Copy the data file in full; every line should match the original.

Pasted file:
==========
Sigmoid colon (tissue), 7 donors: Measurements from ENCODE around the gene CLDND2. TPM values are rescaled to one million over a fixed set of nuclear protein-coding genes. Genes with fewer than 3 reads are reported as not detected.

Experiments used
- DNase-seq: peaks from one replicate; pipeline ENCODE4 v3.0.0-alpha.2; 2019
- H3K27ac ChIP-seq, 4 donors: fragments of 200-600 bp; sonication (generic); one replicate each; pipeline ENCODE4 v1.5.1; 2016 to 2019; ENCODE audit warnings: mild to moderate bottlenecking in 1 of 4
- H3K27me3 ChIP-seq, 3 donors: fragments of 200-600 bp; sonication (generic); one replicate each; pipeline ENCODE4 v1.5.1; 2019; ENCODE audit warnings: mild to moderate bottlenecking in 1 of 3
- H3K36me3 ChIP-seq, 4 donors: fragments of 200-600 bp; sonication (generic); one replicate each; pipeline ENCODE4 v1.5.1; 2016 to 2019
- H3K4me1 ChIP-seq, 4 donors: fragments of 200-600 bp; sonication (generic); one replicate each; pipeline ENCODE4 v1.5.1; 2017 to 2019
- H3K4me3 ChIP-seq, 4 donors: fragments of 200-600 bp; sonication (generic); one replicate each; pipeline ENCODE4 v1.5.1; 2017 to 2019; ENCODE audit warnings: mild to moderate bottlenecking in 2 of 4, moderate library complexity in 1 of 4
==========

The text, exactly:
Sigmoid colon (tissue), 7 donors: Measurements from ENCODE around the gene CLDND2. TPM values are rescaled to one million over a fixed set of nuclear protein-coding genes. Genes with fewer than 3 reads are reported as not detected.

Experiments used
- DNase-seq: peaks from one replicate; pipeline ENCODE4 v3.0.0-alpha.2; 2019
- H3K27ac ChIP-seq, 4 donors: fragments of 200-600 bp; sonication (generic); one replicate each; pipeline ENCODE4 v1.5.1; 2016 to 2019; ENCODE audit warnings: mild to moderate bottlenecking in 1 of 4
- H3K27me3 ChIP-seq, 3 donors: fragments of 200-600 bp; sonication (generic); one replicate each; pipeline ENCODE4 v1.5.1; 2019; ENCODE audit warnings: mild to moderate bottlenecking in 1 of 3
- H3K36me3 ChIP-seq, 4 donors: fragments of 200-600 bp; sonication (generic); one replicate each; pipeline ENCODE4 v1.5.1; 2016 to 2019
- H3K4me1 ChIP-seq, 4 donors: fragments of 200-600 bp; sonication (generic); one replicate each; pipeline ENCODE4 v1.5.1; 2017 to 2019
- H3K4me3 ChIP-seq, 4 donors: fragments of 200-600 bp; sonication (generic); one replicate each; pipeline ENCODE4 v1.5.1; 2017 to 2019; ENCODE audit warnings: mild to moderate bottlenecking in 2 of 4, moderate library complexity in 1 of 4